Plants absorb and release carbon faster

Plants absorb and release carbon faster

Plants Carbon

A new study reveals that the carbon stored by plants globally is more transient and vulnerable to climate change impacts than previously understood. Led by Dr. Heather Graven of Imperial College London, the research shows that current climate models significantly underestimate how much CO2 is absorbed by vegetation annually and overestimate the duration it is retained, suggesting that carbon is released back into the atmosphere sooner than expected.

This indicates a need for rapid reduction in fossil fuel emissions and suggests limitations in the effectiveness of nature-based carbon removal strategies, such as large-scale tree planting. The study emphasizes that plants absorb and release carbon dioxide faster than previously thought, challenging the effectiveness of nature-based carbon removal strategies and underscoring the urgency to cut fossil fuel emissions to combat climate change. The research, led by an international team and published in the journal, reveals that existing climate models underestimate the amount of carbon dioxide (CO2) taken up by vegetation globally each year, while overestimating how long that carbon remains stored.

Dr. Graven, a Reader in Climate Physics in Imperial’s Department of Physics, stated: “Plants across the world are actually more productive than we thought they were.” However, while carbon is taken up by plants quicker than previously believed, it is also locked up for a shorter time, meaning carbon from human activities will be released back into the atmosphere sooner than predicted. Dr.

Graven added: “Many of the strategies being developed by governments and corporations to address climate change rely on plants and forests to draw down planet-warming CO2 and lock it away in the ecosystem. But our study suggests that carbon stored in living plants does not stay there as long as we thought. It emphasizes that the potential for such nature-based carbon removal projects is limited, and fossil fuel emissions need to be ramped down quickly to minimize the impact of climate change.”

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Until now, the rate at which plants use CO2 to produce new tissues and other parts globally—a measure known as Net Primary Productivity—has been approximated by scaling up data from individual sites.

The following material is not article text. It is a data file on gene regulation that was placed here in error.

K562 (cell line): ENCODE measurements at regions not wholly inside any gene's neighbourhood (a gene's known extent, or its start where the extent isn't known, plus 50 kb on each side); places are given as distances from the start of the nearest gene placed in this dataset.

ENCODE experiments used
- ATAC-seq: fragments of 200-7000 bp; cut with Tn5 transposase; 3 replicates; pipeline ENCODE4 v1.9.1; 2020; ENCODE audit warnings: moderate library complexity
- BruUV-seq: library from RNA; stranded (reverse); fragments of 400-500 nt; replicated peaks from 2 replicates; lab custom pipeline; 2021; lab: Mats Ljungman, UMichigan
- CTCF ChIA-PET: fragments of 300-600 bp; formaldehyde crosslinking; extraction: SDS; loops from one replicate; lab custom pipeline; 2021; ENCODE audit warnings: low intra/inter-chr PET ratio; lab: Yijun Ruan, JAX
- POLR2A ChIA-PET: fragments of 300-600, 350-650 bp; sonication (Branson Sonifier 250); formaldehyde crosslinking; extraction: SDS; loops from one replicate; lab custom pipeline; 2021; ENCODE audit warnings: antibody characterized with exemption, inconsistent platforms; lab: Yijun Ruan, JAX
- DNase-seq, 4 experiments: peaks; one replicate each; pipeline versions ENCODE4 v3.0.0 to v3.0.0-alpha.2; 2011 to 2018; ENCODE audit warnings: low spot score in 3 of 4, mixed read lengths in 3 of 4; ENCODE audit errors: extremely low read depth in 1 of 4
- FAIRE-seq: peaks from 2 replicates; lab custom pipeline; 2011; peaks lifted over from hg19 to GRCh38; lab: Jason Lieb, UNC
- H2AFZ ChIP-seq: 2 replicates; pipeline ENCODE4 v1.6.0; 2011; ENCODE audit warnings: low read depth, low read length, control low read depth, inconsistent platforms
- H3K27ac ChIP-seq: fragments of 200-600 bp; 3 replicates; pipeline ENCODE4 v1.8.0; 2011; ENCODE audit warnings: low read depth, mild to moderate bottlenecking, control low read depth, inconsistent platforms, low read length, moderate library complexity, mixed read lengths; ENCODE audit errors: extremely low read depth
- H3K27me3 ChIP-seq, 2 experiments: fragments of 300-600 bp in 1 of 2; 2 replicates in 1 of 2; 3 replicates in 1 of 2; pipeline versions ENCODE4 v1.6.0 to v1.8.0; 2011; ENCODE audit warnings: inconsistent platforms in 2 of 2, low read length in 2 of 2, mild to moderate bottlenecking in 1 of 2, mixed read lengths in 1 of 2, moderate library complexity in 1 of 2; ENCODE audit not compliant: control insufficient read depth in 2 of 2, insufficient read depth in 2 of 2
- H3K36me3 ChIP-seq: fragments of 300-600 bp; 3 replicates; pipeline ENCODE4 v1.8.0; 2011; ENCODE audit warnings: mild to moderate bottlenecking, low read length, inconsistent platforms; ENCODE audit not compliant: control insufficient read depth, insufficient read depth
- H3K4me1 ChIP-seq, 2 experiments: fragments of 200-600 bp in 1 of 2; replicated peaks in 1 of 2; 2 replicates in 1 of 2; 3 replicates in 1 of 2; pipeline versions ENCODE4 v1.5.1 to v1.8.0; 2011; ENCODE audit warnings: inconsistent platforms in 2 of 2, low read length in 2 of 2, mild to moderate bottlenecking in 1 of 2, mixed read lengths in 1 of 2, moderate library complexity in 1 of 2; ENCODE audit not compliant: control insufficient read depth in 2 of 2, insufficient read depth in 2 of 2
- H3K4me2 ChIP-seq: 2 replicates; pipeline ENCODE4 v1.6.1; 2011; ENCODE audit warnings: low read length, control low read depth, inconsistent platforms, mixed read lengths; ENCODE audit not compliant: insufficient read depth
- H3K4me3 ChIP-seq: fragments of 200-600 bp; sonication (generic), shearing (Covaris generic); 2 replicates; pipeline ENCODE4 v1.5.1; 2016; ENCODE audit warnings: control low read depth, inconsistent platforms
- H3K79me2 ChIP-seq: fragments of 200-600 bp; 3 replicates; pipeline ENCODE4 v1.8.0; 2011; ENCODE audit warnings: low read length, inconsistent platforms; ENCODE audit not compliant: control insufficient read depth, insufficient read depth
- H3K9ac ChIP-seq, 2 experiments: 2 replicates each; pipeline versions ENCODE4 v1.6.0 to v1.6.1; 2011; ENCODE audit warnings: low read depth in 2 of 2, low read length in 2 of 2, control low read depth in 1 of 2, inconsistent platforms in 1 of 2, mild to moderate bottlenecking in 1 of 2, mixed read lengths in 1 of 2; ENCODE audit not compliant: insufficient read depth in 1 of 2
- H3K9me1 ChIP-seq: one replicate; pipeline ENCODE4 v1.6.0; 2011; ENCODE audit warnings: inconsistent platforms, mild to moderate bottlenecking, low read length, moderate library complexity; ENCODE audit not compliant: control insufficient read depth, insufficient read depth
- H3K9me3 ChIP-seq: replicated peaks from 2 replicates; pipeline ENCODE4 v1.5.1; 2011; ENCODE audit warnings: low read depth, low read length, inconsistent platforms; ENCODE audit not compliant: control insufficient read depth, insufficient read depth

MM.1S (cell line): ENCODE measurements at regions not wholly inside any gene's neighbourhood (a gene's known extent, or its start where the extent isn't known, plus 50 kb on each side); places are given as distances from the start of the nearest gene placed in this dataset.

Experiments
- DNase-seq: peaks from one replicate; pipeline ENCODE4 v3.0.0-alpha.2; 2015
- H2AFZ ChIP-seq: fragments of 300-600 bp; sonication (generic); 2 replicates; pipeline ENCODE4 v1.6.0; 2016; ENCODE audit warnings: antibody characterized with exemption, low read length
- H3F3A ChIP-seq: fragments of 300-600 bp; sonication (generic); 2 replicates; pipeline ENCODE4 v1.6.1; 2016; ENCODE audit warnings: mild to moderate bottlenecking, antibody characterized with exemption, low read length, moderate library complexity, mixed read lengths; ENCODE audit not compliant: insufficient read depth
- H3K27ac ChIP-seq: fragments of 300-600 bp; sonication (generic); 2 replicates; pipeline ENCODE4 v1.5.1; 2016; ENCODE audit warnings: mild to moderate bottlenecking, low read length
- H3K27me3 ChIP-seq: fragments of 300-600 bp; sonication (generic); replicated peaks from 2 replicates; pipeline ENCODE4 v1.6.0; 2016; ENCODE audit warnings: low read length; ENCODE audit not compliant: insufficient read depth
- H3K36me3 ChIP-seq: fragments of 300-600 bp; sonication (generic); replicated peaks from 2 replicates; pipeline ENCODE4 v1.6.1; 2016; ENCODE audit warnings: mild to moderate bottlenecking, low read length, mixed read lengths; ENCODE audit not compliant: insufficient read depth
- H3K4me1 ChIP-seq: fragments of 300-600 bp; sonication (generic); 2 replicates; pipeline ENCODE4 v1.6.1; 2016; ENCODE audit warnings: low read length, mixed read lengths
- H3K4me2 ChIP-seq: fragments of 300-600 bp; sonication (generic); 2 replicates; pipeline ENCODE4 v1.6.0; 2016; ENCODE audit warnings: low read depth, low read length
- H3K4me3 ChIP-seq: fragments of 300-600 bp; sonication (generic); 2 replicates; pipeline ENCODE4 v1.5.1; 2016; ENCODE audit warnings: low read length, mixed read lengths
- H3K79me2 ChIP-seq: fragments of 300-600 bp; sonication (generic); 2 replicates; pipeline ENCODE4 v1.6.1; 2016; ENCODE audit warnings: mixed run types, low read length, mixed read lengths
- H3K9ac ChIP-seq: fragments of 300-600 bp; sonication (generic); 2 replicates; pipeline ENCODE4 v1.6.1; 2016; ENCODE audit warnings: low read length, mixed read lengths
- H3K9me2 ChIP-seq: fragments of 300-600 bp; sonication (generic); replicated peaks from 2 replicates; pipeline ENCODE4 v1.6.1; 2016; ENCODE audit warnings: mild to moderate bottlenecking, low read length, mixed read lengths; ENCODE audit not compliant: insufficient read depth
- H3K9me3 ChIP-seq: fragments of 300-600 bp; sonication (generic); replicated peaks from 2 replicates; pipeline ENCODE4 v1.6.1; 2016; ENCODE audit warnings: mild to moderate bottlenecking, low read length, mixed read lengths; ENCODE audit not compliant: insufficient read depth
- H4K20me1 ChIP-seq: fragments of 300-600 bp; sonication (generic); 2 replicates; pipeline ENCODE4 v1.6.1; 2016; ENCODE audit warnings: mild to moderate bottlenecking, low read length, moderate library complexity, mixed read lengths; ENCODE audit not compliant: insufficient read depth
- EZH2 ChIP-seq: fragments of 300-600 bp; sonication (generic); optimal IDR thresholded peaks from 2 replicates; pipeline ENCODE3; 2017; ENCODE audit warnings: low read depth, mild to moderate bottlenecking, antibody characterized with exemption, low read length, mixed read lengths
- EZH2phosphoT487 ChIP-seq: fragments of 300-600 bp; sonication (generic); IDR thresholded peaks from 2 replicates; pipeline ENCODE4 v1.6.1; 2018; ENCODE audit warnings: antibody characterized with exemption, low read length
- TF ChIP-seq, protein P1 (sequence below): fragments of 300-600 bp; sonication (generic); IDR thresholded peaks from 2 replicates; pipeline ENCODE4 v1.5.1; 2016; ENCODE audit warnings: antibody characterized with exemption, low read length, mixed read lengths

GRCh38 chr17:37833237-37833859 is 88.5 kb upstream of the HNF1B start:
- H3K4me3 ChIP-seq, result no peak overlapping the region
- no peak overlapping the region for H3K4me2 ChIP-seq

The sparsity of sites with comprehensive measurements has made it challenging to accurately calculate global Net Primary Productivity.

Faster carbon cycling in plants

Plants’ productivity has been increasing since the early 1900s, and more CO2 is currently taken up by plants than is released back into the air, with approximately 30% of CO2 emissions from human activities stored in plants and soils each year.

However, the details of this storage and its future stability remain poorly understood. In this study, radiocarbon (C14)—a radioactive isotope of carbon—was combined with model simulations to provide valuable insights into how plants use CO2 at a global scale, unlocking crucial information about the interaction between the atmosphere and the biosphere. Radiocarbon is produced naturally, but nuclear bomb testing in the 1950s and 1960s increased the level of C14 in the atmosphere.

This extra C14 allowed researchers to measure how fast plants globally could take it up. By examining the accumulation of C14 in plants between 1963 and 1967, researchers assessed how quickly carbon moves from the atmosphere to vegetation and what happens to it once there. The results show that current, widely used models that simulate how land and vegetation interact with the atmosphere underestimate the Net Primary Productivity of plants globally and overestimate the storage time of carbon in plants.

Co-author Dr. Charles Koven from Lawrence Berkeley National Laboratory stated: “The observations show that the growth of plants at the time was faster than current climate models estimate it was. This implies that carbon cycles more rapidly between the atmosphere and biosphere than we have thought, and that we need to better understand and account for this more rapid cycling in climate models.”

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The authors emphasize the need to improve theories about how plants grow and interact with their ecosystems and to adjust global climate models accordingly.

Co-author Dr. Will Wieder from the National Center for Atmospheric Research noted: “Scientists and policymakers need improved estimates of historical land carbon uptake to inform future projections. Our study provides critical insights into terrestrial carbon cycle dynamics, which can inform models used for climate change projections.”

The study’s authors include German physicist Ingeborg Levin, a pioneer in radiocarbon and atmospheric research, who passed away in February.

This research highlights the usefulness of radiocarbon measurements in addressing the complexities of the biosphere.


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